Jul 12, 2017

Trump's tax-deduction plan is a GOP gamble

Carolyn Kaster / AP

A part of President Trump's tax plan has both Republicans and Democrats unsure of where to stand, according to a report from Bloomberg. The proposal to cut the state and local tax deduction has ups and down for both parties.

Republicans could benefit: Cutting the deduction could raise approximately $1.3 trillion over the next 10 years, "offsetting steep individual and corporate rate cuts Trump and Republicans are eyeing." Also, taxes would be shifted onto Democratic states like New York, New Jersey, and California.

But: This could have negative implications on citizens in their districts. Losing the deduction could "make standard deductions more attractive," resulting in a decrease of local home values. Bloomberg reported that home prices could fall by an average of 10 percent.

Democrats could benefit: If Republicans lose popularity due to the proposal, which is possible considering some of the vulnerable districts went blue during the 2016 election.

But, Democrats are stuck: Keeping the deduction as-is would mean they're "supporting a tax break for some of the wealthiest Americans," something they've normally argued against.

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Situational awareness

Photo: Brett Carlsen/Getty Images

Catch up on today's biggest news:

  1. Mike Bloomberg offers to release women from 3 NDAs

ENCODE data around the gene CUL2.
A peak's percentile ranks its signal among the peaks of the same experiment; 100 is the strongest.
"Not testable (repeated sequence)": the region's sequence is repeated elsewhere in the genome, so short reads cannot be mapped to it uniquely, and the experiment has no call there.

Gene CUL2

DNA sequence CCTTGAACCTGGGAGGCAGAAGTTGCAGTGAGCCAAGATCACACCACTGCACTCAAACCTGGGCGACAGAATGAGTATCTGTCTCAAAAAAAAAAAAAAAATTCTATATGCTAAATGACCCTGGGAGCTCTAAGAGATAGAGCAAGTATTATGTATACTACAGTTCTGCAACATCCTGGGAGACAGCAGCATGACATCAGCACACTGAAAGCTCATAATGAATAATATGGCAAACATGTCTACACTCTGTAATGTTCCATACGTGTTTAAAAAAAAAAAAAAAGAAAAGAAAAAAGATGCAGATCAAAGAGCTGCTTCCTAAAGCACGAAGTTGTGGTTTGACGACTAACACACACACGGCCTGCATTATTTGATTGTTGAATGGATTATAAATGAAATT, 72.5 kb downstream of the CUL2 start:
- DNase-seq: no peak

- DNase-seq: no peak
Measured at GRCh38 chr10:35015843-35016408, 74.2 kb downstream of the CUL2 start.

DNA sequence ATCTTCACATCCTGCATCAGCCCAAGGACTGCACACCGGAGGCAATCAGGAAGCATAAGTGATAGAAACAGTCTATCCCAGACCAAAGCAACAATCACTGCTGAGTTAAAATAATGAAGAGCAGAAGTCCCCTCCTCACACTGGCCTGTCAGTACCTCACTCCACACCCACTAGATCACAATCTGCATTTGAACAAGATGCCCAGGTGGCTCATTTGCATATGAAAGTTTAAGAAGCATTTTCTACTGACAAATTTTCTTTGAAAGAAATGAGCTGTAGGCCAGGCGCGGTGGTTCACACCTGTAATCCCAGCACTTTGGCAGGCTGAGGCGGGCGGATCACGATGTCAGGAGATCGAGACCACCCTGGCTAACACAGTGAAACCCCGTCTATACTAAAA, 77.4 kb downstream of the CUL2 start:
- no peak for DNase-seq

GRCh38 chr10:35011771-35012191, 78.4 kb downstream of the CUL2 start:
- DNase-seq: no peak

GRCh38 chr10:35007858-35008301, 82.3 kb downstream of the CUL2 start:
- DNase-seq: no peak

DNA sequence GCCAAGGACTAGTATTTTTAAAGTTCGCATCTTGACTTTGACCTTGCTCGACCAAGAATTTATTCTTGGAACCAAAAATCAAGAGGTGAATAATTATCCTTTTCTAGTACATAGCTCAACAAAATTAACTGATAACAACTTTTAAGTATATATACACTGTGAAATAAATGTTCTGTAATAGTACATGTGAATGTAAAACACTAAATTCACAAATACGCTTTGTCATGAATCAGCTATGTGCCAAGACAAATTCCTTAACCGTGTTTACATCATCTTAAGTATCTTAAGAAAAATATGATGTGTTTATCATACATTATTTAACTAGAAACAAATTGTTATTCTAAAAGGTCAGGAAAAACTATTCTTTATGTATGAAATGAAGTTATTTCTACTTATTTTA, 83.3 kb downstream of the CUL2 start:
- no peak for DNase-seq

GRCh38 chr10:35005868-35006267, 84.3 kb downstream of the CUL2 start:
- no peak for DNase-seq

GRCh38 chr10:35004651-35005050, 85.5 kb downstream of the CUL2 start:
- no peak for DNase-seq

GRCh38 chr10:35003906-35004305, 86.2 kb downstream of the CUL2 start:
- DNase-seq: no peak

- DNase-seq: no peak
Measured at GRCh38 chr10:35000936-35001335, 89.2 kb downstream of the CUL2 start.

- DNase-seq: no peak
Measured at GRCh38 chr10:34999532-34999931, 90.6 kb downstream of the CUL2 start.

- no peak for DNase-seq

2. Wells Fargo to pay $3 billion to settle consumer abuse charges
  3. Bloomberg campaign says Tennessee vandalism "echoes language" from Bernie supporters
  4. Scoop: New White House personnel chief tells Cabinet liaisons to target Never Trumpers
  5. Nearly half of Republicans support pardoning Roger Stone

Wells Fargo agrees to pay $3 billion to settle consumer abuse charges

Clients use an ATM at a Wells Fargo Bank in Los Angeles, Calif. Photo: Ronen Tivony/SOPA Images/LightRocket via Getty Images

Wells Fargo agreed to a pay a combined $3 billion to the Justice Department and the Securities and Exchange Commission on Friday for opening millions of fake customer accounts between 2002 and 2016, the SEC said in a press release.

The big picture: The fine "is among the largest corporate penalties reached during the Trump administration," the Washington Post reports.

Bloomberg offers to release women from 3 nondisclosure agreements

Mike Bloomberg. Photo: Brett Carlsen/Getty Images

Mike Bloomberg said Friday his company will release women identified to have signed three nondisclosure agreements so they can publicly discuss their allegations against him if they wish.

Why it matters, via Axios' Margaret Talev: Bloomberg’s shift in policy toward NDAs comes as he tries to stanch his loss of female support after the Las Vegas debate. It is an effort to separate the total number of harassment and culture complaints at the large company from those directed at him personally. That could reframe the criticism against him, but also protect the company from legal fallout if all past NDAs were placed in jeopardy.